Most such software, nowadays, relies on some sort of deep learning algorithm. Those algorithms are, in their place, better than nothing: they can troll through a vast volume of data and identify regularities. Nevertheless, they are noted for their inscrutability. They produce only decisions. Nowhere do they offer any rationale; it’s all based on the confluence of far too many statistical metrics ever to tease out what was the deciding factor in any individual case. They most certainly cannot offer anything resembling a legal justification.

More over at Technology Review (paywall warning).

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Bobvious says:

Re: Re: Machine learning

They produce only decisions. Nowhere do they offer any rationale

Exactly. And just like decisions in a reasonable and competent court, those decision have to be justified with references and precedent/s.

AI and Machine Learning don’t get away with making bad decisions or inferences because they might appear to be beyond understanding because of perceived and actual complexities.
https://www.theverge.com/2016/3/24/11297050/tay-microsoft-chatbot-racist

OGquaker says:

Re: they want them to be smart

Nixon and McNamara and LaMay were smart; the willingness to cast aside rights in exchange for …. efficiency thus we dropped 240,000,000 anti-personal mines on just one country Laos, the CDC declined free testing at San Quentin and now it has the third-largest coronavirus outbreak in the United States. https://www.youtube.com/watch?v=YRBec6rjJOk

Scary Devil Monastery (profile) says:

Re: Re: they want them to be smart on crime.

"Back in the day, they used to have an acronym for those trusting the output of the computer…"

Oh, there were several such acronyms. For a long time system administrators had(somewhat justified) views about the ability of the average ‘luser’ to find their own ass with both hands and a map.

What I find sometimes despair about is the current willingness of political leaders and government professionals to ascribe magical powers to computers. Predictive policing and facial recognition tech are the current two crystal balls peddled by unscrupulous tech companies in true dilbertesque fashion in the same way shady soothsayers tried securing mealtickets from wealthy patrons since forever.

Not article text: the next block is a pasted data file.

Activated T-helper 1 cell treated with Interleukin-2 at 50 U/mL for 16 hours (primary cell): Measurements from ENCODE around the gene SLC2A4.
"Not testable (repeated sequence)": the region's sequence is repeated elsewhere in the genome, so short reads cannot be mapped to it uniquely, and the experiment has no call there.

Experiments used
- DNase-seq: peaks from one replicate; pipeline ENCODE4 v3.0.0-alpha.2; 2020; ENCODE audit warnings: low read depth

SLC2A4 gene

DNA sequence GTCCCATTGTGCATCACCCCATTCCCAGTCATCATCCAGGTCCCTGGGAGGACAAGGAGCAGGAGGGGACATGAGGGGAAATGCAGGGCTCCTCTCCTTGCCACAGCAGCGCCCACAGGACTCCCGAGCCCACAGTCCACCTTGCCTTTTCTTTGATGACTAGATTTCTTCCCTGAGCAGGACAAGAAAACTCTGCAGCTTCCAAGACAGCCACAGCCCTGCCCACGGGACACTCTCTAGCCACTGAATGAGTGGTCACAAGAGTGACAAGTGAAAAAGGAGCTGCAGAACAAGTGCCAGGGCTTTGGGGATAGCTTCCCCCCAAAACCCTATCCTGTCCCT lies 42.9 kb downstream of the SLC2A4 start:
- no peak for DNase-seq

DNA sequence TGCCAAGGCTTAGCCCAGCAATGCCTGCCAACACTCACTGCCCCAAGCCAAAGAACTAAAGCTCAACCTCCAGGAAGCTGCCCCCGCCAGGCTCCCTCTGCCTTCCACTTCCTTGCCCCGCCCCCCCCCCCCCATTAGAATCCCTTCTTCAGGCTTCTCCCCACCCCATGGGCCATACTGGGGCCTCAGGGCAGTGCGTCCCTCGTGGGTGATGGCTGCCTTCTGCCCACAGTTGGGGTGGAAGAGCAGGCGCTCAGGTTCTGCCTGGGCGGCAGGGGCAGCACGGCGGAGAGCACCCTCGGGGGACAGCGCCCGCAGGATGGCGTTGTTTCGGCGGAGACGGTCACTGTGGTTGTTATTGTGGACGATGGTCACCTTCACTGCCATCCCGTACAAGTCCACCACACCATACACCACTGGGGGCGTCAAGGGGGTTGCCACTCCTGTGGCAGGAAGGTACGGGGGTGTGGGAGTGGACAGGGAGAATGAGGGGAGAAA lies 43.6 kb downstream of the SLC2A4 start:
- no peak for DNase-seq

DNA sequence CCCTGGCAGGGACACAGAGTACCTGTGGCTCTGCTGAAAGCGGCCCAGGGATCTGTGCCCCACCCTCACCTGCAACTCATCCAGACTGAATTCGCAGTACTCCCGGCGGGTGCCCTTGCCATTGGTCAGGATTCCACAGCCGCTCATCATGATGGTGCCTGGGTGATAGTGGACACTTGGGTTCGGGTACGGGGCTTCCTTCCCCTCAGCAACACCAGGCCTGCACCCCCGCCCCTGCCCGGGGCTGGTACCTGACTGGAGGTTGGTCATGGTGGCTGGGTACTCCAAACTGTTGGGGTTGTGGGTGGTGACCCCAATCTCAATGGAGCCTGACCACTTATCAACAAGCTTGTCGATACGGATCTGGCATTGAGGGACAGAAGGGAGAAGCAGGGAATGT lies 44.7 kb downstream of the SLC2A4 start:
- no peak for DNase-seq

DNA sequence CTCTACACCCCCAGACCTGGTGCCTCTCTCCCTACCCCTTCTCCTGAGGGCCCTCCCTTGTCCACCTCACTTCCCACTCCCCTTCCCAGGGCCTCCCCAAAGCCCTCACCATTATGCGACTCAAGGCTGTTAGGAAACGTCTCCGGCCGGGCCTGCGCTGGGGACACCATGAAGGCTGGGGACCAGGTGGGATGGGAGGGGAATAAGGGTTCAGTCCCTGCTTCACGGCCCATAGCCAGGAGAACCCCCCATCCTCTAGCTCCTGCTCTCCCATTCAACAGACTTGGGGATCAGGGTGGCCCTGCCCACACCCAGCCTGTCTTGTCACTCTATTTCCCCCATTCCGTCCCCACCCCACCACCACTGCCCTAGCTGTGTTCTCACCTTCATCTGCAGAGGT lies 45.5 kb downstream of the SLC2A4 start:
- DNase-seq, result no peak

And that bugs me to no end because our modern leaders aren’t supposed to be as gullible and inept as 13th-century tyrants or superstitious roman aristocracy.

nasch (profile) says:

Re: Re: Re: they want them to be smart on crime.

What I find sometimes despair about is the current willingness of political leaders and government professionals to ascribe magical powers to computers.

Many of them don’t have the slightest idea how computers work, and they do seem to operate by magic to them. It’s not so surprising then that their understanding of what computers are and are not capable of is also unmoored from reality.

Anonymous Coward says:

police officers on the scene of an unfolding emergency must sit and wait for identifying information, rather than use discretion and judgment to get control of a possibly deadly event, lest the prevention of a homicide violate the Constitution.

Riiiight. They actually see something going down, but don’t know a person’s name, so can’t do anything? Absurd. That’s not what the argument is. Stawman.

States and localities, many of them majority-minority, can choose within “reason” what law enforcement strategies work for them.

Lol yeah, we communities get to make those decisions. Sure. Why didn’t anyone else think of that?